The conclusion of the gentleman's story was attended with the usual interjections of wonder and surprise from the company: some called it strange, some odd, and some very comical; and those who thought it the most improbable, I found by their questions were the most desirous to believe it. I observed too, that, while the story lasted, they were most of them trying the experiment upon their own ears, but without any visible effect that I could perceive. Soon afterwards the




and I went home; where I could not help reflecting with some degree of wonder at the wonder of the rest, because I could see nothing extraor

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dinary in the power which the ear exercised in China, when I considered the extensive influ. ence of that important organ in Europe. Here, as

in China, 'tis the source of both pleasure and power, the manner of applying to it is only different. Here the titillation is vocal, there it is manual, but the effects are the same; and, by the bye, European ears are not always unacquainted neither with manual applications.

To make out the analogy I hinted at be tween the Chinese and ourselves in this particular, I will offer to my readers some instances of the sensibility and prevalence of the ears of Great Britain.

The British ears seem to be as greedy and sensible of titillation as the Chinese can possibly be, nor is the profession of an ear-tickler here anyways inferior, or less lucrative. These are of three sorts: the private-tickler, the publictickler, and the self-tickler.

Flattery is of all methods the surest to produce that vibration of the air which affects the auditory, nerves with the most exquisite titillation; and according to the thinner or thicker texture of those organs, the flattery must be more or less strong. This is the immediate province of the private-tickler ; and his great skill consists in tuning his flattery to the ear of his patient: it were endless to give instances of the influences and advantages of those artists who excel in this way.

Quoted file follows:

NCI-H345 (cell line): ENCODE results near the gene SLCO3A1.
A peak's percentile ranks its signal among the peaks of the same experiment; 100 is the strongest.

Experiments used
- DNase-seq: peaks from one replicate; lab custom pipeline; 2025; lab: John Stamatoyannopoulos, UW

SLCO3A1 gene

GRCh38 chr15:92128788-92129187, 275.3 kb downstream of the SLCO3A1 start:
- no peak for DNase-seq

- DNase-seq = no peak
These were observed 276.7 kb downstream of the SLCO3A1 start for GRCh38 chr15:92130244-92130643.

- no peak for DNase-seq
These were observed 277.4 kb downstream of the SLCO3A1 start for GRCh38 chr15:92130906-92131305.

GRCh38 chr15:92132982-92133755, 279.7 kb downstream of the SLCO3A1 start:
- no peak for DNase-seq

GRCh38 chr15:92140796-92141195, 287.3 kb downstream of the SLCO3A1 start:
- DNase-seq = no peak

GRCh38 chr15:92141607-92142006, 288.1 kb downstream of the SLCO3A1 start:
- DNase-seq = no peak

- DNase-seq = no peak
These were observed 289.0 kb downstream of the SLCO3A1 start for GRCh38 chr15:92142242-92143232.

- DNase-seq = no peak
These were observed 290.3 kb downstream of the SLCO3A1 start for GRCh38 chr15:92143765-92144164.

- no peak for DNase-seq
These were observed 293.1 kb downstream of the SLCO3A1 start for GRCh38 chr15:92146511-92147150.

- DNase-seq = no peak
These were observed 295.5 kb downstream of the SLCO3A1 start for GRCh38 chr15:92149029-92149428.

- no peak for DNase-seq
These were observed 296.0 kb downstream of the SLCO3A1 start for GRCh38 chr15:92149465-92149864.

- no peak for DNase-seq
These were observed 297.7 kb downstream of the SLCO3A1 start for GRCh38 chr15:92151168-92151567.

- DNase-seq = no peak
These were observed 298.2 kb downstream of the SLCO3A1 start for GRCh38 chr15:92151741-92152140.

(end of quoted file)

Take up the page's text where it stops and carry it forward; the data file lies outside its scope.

The business of a public-tickler is to modulate his voice, dispose his matter, and enforce his arguments, in such a manner as to excite a pleasing sensation in the ears of a number or assembly of people: this is the most difficult branch of the profession, and that in which the fewest excel ; but, to the few who do it, is the most lucrative and the most considerable. The bar has at present few proficients of this sort; the pulpit none; the ladder alone seems not to decline,

I must not here omit one public-tickler of great eminency, and whose titillative faculty must be allowed to be singly confined to the ear; I mean the great Signor Farinelli, to whom such crowds resort for the ecstacy he adminisa ters to them through that organ, and who so liberally requite his labours, that if he will but do them the favour to stay two or three years longer, and have two or three benefits more, they will have nothing left but their ears to give him.

The self-tickler is as unhappy as contemptible; for having none of the talents necessary for tickling of others, and consequently not